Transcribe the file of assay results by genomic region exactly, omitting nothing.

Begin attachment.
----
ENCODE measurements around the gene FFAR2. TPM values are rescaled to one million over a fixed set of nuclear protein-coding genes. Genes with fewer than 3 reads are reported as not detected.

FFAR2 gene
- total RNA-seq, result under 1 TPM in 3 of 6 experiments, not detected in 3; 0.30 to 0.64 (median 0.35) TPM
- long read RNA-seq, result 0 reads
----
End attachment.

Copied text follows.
ENCODE measurements around the gene FFAR2. TPM values are rescaled to one million over a fixed set of nuclear protein-coding genes. Genes with fewer than 3 reads are reported as not detected.

FFAR2 gene
- total RNA-seq, result under 1 TPM in 3 of 6 experiments, not detected in 3; 0.30 to 0.64 (median 0.35) TPM
- long read RNA-seq, result 0 reads